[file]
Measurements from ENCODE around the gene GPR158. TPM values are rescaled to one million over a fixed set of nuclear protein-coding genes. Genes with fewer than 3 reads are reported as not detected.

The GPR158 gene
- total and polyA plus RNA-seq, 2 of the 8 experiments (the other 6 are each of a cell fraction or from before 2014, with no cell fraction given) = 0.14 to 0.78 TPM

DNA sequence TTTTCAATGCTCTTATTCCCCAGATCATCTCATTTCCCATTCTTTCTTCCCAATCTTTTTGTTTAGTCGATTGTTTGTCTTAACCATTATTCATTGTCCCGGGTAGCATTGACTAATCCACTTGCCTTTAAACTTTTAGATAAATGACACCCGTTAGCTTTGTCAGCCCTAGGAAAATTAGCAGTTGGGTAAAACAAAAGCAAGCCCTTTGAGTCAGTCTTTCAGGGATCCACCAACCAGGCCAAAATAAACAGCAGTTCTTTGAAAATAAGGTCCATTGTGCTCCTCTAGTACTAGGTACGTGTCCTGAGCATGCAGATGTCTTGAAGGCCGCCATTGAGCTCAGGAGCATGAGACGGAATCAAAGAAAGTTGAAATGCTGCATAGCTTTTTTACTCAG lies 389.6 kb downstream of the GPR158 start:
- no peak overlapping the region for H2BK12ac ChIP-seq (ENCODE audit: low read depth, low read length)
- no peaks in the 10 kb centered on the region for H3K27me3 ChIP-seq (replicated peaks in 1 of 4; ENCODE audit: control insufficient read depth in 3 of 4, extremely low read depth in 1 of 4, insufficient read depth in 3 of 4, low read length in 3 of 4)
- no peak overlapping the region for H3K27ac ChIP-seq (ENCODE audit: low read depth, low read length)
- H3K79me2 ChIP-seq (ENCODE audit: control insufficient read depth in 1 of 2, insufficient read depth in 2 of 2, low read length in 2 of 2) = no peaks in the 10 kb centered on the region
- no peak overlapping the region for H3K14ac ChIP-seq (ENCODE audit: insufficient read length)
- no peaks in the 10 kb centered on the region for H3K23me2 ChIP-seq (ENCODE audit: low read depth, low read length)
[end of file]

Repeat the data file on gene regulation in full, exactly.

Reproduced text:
Measurements from ENCODE around the gene GPR158. TPM values are rescaled to one million over a fixed set of nuclear protein-coding genes. Genes with fewer than 3 reads are reported as not detected.

The GPR158 gene
- total and polyA plus RNA-seq, 2 of the 8 experiments (the other 6 are each of a cell fraction or from before 2014, with no cell fraction given) = 0.14 to 0.78 TPM

DNA sequence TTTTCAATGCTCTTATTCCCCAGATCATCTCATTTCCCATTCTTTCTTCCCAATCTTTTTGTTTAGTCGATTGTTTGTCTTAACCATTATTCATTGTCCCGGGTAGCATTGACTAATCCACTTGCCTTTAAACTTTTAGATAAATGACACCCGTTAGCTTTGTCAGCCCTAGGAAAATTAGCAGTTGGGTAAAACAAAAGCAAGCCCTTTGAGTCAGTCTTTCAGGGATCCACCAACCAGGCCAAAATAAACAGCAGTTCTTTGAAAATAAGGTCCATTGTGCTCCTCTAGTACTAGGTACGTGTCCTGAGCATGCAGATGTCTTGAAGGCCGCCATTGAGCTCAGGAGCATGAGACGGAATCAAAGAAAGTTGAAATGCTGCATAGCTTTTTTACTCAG lies 389.6 kb downstream of the GPR158 start:
- no peak overlapping the region for H2BK12ac ChIP-seq (ENCODE audit: low read depth, low read length)
- no peaks in the 10 kb centered on the region for H3K27me3 ChIP-seq (replicated peaks in 1 of 4; ENCODE audit: control insufficient read depth in 3 of 4, extremely low read depth in 1 of 4, insufficient read depth in 3 of 4, low read length in 3 of 4)
- no peak overlapping the region for H3K27ac ChIP-seq (ENCODE audit: low read depth, low read length)
- H3K79me2 ChIP-seq (ENCODE audit: control insufficient read depth in 1 of 2, insufficient read depth in 2 of 2, low read length in 2 of 2) = no peaks in the 10 kb centered on the region
- no peak overlapping the region for H3K14ac ChIP-seq (ENCODE audit: insufficient read length)
- no peaks in the 10 kb centered on the region for H3K23me2 ChIP-seq (ENCODE audit: low read depth, low read length)